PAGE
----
A trait unique to this species, red-eyed tree frog embryos can hatch in an instant to escape dangerous predators. In an article by Live Science, this frog can be seen hatching as early as four days into development. Typically, undisturbed embryos can hatch after six or seven days. An embryo can identify vibrations from their surroundings, attributing them to rain, predators, or other things in their surroundings. If it was a predator they sensed, they quickly use their unique survival trait to escape.
While most frog embryos release an enzyme throughout development that weaken the egg membrane over time, the red-eyed tree frog is able to store this enzyme in their snouts. The embryo will quickly release it onto the piece of egg membrane directly in front of them to create a weak spot in the egg from which they can hatch and make their escape. This method allows the embryo to make a quick getaway in as little as 6 seconds. In an article by the New York Times, Dr. Warkentin explained that she did not know of any other frog with such a short speed of hatching.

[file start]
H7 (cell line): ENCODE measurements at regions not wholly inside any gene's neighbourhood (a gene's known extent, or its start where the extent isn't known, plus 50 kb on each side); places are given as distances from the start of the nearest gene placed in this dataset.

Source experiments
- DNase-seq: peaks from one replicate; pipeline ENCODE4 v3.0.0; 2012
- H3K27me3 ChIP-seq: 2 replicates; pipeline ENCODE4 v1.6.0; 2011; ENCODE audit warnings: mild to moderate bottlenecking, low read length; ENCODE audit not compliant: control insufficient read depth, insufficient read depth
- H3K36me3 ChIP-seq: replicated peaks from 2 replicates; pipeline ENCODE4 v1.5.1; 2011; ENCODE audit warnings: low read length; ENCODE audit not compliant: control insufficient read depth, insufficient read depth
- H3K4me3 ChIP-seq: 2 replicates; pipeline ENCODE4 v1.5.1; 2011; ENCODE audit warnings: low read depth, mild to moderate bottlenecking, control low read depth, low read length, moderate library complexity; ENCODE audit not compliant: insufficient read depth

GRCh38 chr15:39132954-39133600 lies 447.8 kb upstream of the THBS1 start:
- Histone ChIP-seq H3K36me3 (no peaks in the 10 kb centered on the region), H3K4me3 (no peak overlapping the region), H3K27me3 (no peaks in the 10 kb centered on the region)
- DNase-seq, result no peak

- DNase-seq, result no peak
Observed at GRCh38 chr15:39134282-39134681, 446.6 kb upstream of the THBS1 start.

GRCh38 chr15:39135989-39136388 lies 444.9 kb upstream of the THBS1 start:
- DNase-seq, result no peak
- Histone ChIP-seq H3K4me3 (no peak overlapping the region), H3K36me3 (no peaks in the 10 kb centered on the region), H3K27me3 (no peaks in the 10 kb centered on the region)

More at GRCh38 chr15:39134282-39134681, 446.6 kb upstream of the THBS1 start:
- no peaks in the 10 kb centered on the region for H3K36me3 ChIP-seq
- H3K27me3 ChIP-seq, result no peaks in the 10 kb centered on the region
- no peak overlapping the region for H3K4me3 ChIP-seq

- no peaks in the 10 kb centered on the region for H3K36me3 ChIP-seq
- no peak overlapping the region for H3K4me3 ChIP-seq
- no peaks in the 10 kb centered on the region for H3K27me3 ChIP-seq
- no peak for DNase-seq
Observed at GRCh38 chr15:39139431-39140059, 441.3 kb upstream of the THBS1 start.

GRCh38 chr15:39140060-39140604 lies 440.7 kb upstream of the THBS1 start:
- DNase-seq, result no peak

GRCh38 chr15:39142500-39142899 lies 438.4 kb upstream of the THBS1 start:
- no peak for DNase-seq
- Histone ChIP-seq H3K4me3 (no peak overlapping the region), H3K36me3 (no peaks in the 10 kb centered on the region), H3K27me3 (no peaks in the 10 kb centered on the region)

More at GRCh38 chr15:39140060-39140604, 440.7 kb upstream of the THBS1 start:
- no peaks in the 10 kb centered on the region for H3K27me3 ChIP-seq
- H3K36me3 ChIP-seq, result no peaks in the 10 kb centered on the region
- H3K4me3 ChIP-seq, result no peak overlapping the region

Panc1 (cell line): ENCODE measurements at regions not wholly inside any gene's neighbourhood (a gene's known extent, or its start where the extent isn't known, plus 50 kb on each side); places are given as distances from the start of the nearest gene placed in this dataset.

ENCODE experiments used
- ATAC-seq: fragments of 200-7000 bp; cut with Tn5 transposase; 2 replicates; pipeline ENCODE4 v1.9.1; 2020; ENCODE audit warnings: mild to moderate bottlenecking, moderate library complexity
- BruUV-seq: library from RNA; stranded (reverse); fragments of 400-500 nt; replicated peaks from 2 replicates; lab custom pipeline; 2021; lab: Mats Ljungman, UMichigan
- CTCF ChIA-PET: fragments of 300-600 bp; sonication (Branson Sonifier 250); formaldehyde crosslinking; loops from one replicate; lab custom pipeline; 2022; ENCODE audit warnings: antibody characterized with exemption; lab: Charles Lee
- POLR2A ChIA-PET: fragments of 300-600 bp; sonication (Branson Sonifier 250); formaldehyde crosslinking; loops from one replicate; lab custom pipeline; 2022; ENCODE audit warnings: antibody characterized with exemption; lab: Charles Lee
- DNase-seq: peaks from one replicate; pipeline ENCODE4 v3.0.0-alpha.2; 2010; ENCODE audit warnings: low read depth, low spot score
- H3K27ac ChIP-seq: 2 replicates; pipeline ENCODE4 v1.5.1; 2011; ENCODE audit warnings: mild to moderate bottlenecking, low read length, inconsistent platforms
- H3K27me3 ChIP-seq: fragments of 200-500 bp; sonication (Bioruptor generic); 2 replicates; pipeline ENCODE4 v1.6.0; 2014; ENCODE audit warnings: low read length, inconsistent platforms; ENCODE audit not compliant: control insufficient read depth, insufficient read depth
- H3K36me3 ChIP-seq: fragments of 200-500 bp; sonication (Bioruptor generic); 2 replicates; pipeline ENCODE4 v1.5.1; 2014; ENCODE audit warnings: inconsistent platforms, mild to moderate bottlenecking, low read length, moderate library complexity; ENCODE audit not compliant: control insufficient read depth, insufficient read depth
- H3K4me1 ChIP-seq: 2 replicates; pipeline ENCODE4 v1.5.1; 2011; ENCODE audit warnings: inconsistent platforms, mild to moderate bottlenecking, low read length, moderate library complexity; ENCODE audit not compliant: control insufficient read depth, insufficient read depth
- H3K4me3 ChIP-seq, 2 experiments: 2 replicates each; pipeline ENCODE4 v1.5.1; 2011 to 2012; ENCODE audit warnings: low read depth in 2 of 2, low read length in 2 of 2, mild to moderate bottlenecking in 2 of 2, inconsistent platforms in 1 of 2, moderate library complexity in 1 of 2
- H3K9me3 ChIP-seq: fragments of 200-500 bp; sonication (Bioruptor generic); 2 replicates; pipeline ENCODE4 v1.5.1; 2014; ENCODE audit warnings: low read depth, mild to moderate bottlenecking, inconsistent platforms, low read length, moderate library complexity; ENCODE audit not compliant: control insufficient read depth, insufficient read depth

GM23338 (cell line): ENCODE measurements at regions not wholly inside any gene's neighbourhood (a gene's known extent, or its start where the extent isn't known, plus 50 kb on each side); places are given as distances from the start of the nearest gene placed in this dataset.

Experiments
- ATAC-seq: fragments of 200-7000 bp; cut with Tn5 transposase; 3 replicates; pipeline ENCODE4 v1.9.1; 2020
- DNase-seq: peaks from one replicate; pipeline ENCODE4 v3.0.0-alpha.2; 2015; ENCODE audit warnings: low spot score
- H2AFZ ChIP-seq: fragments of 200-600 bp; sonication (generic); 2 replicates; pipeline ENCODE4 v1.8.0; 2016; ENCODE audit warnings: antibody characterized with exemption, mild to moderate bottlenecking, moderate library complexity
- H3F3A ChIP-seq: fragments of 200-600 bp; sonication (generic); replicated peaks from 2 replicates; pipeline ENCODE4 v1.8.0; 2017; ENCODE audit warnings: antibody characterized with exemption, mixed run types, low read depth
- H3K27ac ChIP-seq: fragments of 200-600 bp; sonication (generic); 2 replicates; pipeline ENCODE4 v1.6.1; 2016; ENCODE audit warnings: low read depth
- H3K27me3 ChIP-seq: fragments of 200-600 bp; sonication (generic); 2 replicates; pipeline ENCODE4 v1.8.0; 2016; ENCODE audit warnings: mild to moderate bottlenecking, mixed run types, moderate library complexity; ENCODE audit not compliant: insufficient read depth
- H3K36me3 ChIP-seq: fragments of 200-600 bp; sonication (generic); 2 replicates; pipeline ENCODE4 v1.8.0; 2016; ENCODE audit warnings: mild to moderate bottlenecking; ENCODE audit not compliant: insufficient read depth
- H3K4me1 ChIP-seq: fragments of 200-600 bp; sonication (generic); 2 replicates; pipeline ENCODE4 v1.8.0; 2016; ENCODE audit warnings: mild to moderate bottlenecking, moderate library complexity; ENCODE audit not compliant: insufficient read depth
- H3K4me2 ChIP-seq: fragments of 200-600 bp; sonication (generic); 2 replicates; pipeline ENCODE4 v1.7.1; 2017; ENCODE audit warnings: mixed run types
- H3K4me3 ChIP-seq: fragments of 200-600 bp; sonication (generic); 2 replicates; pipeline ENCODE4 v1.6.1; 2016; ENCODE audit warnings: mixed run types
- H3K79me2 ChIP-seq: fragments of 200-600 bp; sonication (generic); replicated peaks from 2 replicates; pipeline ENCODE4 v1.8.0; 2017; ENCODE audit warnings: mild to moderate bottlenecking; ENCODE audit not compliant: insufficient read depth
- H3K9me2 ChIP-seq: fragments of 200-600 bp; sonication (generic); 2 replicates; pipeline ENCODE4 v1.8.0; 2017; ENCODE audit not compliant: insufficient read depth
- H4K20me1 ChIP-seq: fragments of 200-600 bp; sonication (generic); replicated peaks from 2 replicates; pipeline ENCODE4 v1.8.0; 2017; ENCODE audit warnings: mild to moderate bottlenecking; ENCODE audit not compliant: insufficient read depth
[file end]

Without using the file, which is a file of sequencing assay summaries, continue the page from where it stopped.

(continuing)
An extraordinary behavior first identified in 2005, this recent discovery explains the genetics and mechanics behind the process, and is truly amazing to behold. I believe that this trait, totally unique to the red-eyed tree frog, is a trait most organisms in the animal kingdom could greatly benefit from. To be able to have control over your own birth date like that, and to be able to save your own life before it has even started is very gratifying.